If your organization wants some credibility, given this background, you should tell us the ethnic makeup of the Arab stringers working for your Baghdad Bureau, and what areas the Baghdad Bureau covers.

1. Who are you and what are your credentials? Where can I read your bio? Who is "we" in this sentence: We are familiar with the games the MSM plays with its stringers, including those who are terrorists themselves, those who work for terrorist organizations, and those who simply provide PR for terrorists.

2. When I talk about our Iraqi staff, I refer to the Iraqis who work for us fulltime in our Baghdad bureau, our only bureau in Iraq. They are all Iraqis, pretty much evenly divided by sect. The Baghdad bureau has responsibility for covering all of Iraq. The names of our Baghdad staff members appear on the stories they write or contribute to. The non-Iraqis in our bureau are Americans. We also have occasional contributors _ stringers _ in areas outside Baghdad who we turn to if we need specific information about a situation or incident. They generally are of the dominant ethnicity or sect of the region they're reporting from.

Please note the correct spelling of my name.

When challenged on procedure and method your response is to demand to know who is doing the challenging ? Disregard the outlandish preponderance of evidence that lay behind the charge and attack the person delivering the message.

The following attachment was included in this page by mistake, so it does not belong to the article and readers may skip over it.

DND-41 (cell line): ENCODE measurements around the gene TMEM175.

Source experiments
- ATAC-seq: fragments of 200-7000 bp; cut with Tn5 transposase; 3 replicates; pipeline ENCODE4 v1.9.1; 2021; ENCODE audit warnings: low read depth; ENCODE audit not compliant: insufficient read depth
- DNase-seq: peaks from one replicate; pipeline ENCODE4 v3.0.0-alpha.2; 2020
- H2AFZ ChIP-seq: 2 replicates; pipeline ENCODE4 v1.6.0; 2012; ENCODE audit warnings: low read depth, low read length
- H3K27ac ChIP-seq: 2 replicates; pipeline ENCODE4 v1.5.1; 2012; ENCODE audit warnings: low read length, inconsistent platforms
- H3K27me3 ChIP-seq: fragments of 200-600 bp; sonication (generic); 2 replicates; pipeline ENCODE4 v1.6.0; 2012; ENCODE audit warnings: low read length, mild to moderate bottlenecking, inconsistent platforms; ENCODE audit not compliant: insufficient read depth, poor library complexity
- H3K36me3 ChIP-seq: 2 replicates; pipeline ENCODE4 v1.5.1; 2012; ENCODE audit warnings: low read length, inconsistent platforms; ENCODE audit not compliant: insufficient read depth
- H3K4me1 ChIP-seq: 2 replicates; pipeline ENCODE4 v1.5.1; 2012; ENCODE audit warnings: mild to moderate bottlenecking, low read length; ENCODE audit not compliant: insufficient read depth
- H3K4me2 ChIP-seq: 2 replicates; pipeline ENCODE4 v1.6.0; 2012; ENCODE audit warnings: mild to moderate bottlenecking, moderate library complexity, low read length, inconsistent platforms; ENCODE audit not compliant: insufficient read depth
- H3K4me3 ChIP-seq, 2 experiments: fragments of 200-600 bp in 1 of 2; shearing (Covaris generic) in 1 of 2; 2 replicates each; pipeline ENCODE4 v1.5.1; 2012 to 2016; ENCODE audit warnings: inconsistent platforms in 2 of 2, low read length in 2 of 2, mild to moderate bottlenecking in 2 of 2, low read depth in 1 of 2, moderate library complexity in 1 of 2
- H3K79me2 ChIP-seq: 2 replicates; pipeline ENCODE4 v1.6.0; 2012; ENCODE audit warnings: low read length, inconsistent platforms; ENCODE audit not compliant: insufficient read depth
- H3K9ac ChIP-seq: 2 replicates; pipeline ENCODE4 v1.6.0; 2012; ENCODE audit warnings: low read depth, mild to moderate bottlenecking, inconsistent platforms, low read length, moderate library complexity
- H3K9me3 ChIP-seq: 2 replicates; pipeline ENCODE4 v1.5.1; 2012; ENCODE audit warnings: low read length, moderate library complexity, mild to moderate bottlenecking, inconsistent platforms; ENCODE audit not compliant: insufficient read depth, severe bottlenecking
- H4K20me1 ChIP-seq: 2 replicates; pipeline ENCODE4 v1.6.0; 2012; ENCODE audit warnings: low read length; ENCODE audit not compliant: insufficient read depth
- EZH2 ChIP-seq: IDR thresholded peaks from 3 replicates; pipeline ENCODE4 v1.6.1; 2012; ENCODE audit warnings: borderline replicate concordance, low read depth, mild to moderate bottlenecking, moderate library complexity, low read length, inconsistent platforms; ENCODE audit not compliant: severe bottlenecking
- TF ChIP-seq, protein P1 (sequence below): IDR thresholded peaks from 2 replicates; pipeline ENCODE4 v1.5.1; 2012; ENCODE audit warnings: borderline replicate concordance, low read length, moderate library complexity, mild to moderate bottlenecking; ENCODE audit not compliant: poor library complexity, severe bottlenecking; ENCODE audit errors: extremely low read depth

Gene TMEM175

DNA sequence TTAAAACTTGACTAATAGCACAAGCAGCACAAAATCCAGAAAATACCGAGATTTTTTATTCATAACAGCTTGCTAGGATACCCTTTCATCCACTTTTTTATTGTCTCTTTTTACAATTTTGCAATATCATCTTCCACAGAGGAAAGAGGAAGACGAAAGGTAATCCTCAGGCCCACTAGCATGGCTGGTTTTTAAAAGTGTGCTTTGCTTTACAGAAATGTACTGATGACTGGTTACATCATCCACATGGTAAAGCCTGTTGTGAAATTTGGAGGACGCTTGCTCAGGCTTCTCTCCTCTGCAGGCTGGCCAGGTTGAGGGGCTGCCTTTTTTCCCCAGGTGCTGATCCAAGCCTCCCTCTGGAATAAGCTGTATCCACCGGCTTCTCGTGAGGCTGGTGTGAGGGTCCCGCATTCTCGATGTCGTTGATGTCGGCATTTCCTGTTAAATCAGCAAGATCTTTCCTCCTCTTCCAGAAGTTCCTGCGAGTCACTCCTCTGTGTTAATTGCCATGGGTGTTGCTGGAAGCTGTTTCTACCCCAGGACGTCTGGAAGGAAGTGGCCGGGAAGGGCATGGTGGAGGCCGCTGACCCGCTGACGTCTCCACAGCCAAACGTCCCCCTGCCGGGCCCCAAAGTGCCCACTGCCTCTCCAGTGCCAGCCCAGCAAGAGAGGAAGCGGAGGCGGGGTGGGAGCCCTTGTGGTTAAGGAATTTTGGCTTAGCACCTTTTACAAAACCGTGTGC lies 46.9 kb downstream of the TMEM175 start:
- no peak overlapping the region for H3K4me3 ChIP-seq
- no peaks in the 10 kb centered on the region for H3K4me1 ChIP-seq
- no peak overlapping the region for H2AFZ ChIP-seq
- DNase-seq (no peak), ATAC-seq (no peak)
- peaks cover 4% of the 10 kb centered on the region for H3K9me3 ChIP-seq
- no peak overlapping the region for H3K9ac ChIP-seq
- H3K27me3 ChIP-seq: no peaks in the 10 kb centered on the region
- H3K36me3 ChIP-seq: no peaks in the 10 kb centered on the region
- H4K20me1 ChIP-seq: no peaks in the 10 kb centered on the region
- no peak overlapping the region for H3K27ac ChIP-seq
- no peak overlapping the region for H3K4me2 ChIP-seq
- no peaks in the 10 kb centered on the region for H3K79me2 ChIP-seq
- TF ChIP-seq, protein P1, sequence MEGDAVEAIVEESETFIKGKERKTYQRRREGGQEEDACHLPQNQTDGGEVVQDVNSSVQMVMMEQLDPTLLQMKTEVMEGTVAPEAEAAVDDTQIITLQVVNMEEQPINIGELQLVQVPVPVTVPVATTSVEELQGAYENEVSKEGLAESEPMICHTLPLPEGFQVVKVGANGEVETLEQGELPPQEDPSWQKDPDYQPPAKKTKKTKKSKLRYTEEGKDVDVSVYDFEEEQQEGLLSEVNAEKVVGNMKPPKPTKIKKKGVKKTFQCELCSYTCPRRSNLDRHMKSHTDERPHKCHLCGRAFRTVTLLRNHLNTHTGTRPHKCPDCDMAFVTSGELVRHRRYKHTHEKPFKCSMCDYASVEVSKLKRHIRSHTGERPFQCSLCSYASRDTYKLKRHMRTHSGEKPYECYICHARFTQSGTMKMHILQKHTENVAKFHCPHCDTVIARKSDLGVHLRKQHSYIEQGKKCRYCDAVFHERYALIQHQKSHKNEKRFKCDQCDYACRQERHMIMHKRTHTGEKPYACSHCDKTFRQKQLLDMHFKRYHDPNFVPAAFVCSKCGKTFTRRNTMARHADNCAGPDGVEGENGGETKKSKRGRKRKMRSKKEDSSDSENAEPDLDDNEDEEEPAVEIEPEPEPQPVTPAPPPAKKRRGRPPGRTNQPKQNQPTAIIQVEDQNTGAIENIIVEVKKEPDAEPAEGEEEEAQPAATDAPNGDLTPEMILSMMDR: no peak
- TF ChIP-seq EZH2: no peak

When I first viewed this thread I assumed you were just a poser borrowing someones name. With the revelation you are who you claim to be, I can only say I am happy I don't get my news from the MSM these days.
______________________________
"Those who expect to reap the blessings of freedom must, like men, undergo the fatigue of supporting it."
-Thomas Paine: The American Crisis, No. 4, 1777

Mr. Seibel,

1) Google me under "Tom Holsinger" and "Thomas Holsinger".

2) One bureau in Iraq covering the entire country is an appropriate answer, and renders the rest of my questions superfluous.

3) Go here and read Roger Simon's opening post, then my reader post:

http://www.rogerlsimon.com/mt-archives/2004/12/is_the_associat.php

There are other examples, but this one will do for a start. And please do show my post to one of your staff attorneys.

The term of art to consider here is "well poisoning" - this sort of misconduct with stringers by one major news organization affects the credibility of other major news organizations. And there definitely is a pattern.